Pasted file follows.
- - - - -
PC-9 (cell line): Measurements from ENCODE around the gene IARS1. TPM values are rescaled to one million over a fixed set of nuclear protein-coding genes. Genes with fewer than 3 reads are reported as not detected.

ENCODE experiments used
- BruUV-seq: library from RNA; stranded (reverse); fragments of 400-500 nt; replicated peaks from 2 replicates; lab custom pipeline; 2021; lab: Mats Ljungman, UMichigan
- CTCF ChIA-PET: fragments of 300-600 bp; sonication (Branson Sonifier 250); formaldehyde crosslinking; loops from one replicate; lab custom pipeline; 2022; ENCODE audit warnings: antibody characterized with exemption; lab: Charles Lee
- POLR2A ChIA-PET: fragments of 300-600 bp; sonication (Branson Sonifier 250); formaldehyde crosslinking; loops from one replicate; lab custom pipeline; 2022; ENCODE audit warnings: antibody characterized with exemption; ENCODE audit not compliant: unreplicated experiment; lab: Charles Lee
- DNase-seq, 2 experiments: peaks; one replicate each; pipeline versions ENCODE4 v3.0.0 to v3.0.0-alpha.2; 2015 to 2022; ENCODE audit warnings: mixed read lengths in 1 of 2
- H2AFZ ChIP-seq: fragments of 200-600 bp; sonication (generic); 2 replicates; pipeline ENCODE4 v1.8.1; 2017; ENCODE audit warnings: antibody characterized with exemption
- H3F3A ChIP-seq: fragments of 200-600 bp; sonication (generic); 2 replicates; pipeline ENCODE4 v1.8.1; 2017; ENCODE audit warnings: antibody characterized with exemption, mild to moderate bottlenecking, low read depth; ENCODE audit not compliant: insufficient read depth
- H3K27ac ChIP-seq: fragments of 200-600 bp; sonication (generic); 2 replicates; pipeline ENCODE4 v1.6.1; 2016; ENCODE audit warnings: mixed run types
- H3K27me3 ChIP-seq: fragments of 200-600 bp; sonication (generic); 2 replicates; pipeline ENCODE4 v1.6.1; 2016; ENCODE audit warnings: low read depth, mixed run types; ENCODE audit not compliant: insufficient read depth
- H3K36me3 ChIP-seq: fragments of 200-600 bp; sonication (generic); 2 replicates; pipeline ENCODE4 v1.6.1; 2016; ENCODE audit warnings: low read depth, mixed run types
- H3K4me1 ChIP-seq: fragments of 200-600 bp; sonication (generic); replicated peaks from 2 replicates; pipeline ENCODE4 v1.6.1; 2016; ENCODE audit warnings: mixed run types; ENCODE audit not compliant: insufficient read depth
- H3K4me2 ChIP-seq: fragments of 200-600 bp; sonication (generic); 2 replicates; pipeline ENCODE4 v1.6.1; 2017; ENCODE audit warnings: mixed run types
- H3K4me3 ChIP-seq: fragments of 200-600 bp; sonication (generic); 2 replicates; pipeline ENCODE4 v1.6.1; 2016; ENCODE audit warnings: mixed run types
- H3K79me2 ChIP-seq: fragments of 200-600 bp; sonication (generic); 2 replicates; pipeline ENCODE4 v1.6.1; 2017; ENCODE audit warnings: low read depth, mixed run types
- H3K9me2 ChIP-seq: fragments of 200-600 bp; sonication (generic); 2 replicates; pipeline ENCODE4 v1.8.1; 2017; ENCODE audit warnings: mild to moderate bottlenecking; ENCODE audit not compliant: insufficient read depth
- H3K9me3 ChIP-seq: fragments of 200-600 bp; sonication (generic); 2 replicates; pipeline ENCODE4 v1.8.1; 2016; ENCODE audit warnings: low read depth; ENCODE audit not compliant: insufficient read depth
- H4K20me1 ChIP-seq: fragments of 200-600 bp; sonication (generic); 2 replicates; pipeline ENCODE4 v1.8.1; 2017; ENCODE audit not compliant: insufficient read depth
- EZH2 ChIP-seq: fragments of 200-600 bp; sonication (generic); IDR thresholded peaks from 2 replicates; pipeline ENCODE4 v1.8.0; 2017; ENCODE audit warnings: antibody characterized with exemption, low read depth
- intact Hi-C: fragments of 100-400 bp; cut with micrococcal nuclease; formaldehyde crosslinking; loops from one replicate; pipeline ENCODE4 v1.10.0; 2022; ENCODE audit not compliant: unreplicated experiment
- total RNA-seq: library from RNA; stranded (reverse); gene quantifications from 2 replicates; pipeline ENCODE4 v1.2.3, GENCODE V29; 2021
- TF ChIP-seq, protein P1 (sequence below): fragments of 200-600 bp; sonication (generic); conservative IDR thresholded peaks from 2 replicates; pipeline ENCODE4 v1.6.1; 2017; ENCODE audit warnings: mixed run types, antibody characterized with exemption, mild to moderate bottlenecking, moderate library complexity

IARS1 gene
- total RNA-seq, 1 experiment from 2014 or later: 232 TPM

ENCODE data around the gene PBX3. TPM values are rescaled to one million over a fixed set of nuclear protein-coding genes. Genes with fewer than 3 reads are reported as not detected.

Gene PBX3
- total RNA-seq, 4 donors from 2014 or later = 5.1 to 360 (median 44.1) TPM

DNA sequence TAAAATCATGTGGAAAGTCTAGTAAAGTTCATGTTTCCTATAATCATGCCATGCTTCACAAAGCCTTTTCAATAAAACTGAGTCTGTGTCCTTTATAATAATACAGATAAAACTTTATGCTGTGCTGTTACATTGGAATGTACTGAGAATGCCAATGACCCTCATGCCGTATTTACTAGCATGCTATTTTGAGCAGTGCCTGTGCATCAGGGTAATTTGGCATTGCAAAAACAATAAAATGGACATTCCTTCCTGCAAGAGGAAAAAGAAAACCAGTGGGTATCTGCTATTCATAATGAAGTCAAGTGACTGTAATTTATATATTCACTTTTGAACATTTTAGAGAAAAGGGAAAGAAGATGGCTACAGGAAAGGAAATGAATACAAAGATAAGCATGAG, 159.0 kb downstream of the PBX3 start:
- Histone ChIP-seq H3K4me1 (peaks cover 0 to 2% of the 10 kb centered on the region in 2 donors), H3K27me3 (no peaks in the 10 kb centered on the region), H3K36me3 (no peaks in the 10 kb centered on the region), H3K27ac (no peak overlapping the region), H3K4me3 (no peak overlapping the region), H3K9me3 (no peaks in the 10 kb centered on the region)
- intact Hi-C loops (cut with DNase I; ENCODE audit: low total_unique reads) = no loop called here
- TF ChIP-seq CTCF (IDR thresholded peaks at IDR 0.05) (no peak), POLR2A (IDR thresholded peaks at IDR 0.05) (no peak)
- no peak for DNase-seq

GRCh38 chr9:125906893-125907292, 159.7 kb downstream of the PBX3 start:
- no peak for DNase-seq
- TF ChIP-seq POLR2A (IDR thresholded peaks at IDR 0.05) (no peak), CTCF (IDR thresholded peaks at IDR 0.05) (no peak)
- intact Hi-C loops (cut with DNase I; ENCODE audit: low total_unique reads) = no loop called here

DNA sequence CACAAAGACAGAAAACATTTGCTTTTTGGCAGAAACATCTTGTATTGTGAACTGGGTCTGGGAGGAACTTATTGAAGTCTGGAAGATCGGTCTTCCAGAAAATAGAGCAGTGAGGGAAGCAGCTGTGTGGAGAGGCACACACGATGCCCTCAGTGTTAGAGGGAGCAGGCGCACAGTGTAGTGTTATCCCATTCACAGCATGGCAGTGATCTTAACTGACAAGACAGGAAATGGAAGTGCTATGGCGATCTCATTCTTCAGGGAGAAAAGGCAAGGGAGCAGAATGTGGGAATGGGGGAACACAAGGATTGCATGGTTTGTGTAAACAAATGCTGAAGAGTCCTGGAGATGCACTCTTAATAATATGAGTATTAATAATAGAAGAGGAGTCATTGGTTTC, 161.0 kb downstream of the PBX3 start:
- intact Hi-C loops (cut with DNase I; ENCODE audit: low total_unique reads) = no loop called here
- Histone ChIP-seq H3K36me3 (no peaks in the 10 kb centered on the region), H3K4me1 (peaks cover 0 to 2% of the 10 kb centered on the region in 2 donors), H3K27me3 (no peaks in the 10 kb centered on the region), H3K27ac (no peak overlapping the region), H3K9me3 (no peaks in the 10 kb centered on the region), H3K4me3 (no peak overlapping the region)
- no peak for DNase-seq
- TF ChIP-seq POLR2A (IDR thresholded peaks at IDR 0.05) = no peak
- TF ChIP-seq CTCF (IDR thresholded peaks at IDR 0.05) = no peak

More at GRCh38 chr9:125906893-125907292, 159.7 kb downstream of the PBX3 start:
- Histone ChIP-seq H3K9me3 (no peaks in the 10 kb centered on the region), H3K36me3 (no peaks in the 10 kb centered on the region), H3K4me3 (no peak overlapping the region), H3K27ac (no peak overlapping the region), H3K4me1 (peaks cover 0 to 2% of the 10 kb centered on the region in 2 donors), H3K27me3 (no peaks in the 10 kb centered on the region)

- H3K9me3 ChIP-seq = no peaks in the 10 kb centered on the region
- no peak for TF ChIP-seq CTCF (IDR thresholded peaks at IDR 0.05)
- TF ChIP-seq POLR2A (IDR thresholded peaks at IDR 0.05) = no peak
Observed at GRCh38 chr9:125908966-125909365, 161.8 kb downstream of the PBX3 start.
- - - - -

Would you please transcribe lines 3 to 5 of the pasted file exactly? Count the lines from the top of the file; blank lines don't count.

- BruUV-seq: library from RNA; stranded (reverse); fragments of 400-500 nt; replicated peaks from 2 replicates; lab custom pipeline; 2021; lab: Mats Ljungman, UMichigan
- CTCF ChIA-PET: fragments of 300-600 bp; sonication (Branson Sonifier 250); formaldehyde crosslinking; loops from one replicate; lab custom pipeline; 2022; ENCODE audit warnings: antibody characterized with exemption; lab: Charles Lee
- POLR2A ChIA-PET: fragments of 300-600 bp; sonication (Branson Sonifier 250); formaldehyde crosslinking; loops from one replicate; lab custom pipeline; 2022; ENCODE audit warnings: antibody characterized with exemption; ENCODE audit not compliant: unreplicated experiment; lab: Charles Lee